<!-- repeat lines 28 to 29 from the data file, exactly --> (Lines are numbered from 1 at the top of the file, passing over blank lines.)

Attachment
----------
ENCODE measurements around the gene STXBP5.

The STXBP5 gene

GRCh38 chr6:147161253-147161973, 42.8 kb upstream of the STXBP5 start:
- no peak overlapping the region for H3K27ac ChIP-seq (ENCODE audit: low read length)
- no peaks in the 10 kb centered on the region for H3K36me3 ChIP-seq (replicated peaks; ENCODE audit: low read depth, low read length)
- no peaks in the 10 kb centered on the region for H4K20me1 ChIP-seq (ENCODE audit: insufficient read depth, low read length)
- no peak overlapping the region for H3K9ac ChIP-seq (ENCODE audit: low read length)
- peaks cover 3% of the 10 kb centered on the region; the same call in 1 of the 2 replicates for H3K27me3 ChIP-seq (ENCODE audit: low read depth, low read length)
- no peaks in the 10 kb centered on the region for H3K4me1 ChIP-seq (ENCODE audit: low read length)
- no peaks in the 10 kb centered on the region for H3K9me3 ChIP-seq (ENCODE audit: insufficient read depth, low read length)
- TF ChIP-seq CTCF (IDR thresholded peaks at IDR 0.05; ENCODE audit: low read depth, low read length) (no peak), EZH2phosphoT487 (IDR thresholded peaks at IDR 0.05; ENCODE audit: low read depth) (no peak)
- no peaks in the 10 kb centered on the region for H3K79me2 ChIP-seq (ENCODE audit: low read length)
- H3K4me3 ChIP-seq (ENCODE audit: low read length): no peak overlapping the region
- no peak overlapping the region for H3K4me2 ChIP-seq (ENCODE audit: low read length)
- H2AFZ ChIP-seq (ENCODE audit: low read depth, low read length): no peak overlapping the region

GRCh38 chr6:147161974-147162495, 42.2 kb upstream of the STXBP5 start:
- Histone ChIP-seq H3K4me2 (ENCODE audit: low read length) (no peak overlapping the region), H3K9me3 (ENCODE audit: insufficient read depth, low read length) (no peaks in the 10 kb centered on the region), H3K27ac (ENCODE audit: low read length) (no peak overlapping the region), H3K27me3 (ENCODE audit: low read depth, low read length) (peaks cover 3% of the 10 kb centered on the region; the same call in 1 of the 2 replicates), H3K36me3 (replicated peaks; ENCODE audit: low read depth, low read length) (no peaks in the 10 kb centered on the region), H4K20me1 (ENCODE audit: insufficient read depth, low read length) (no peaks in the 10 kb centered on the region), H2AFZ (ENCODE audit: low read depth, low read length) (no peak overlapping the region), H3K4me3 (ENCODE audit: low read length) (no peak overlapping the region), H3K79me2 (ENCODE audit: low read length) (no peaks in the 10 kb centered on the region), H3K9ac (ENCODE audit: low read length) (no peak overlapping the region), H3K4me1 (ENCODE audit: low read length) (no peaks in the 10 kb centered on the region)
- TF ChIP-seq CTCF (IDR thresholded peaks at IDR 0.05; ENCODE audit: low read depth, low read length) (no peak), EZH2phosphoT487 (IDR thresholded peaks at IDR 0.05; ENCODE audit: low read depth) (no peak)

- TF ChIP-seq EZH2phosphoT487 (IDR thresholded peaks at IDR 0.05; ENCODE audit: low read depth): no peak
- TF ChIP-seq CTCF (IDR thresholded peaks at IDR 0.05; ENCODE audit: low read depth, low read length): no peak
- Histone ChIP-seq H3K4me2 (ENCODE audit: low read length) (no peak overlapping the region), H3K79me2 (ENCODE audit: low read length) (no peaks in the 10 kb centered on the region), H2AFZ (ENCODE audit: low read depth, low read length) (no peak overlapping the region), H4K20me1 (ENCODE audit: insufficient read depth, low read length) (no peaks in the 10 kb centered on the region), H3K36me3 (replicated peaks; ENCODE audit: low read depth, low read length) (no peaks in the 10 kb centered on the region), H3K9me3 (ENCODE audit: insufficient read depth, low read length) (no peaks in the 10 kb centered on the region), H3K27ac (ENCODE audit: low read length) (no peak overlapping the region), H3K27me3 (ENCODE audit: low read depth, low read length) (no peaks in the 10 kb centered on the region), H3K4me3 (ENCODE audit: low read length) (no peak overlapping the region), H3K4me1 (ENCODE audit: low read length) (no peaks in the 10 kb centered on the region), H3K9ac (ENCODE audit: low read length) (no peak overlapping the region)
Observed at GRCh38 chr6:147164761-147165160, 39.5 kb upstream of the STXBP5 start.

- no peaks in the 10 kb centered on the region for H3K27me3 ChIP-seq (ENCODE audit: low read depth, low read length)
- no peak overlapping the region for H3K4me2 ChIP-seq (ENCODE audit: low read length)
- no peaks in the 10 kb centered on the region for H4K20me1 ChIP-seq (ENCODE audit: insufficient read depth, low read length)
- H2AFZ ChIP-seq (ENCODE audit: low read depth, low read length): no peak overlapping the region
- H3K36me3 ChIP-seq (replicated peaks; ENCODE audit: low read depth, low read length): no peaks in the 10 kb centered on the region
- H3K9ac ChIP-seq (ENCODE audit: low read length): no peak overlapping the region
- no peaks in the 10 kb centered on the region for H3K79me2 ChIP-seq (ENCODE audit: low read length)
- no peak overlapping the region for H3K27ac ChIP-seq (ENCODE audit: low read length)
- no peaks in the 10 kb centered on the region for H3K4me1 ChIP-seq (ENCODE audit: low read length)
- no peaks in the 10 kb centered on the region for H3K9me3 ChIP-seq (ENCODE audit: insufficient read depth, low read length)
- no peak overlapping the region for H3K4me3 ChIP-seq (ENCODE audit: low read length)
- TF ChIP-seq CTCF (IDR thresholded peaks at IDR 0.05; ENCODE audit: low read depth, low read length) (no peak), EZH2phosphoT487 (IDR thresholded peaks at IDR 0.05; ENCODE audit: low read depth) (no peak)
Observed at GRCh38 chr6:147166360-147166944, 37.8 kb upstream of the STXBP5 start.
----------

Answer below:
- H3K9ac ChIP-seq (ENCODE audit: low read length): no peak overlapping the region
- no peaks in the 10 kb centered on the region for H3K79me2 ChIP-seq (ENCODE audit: low read length)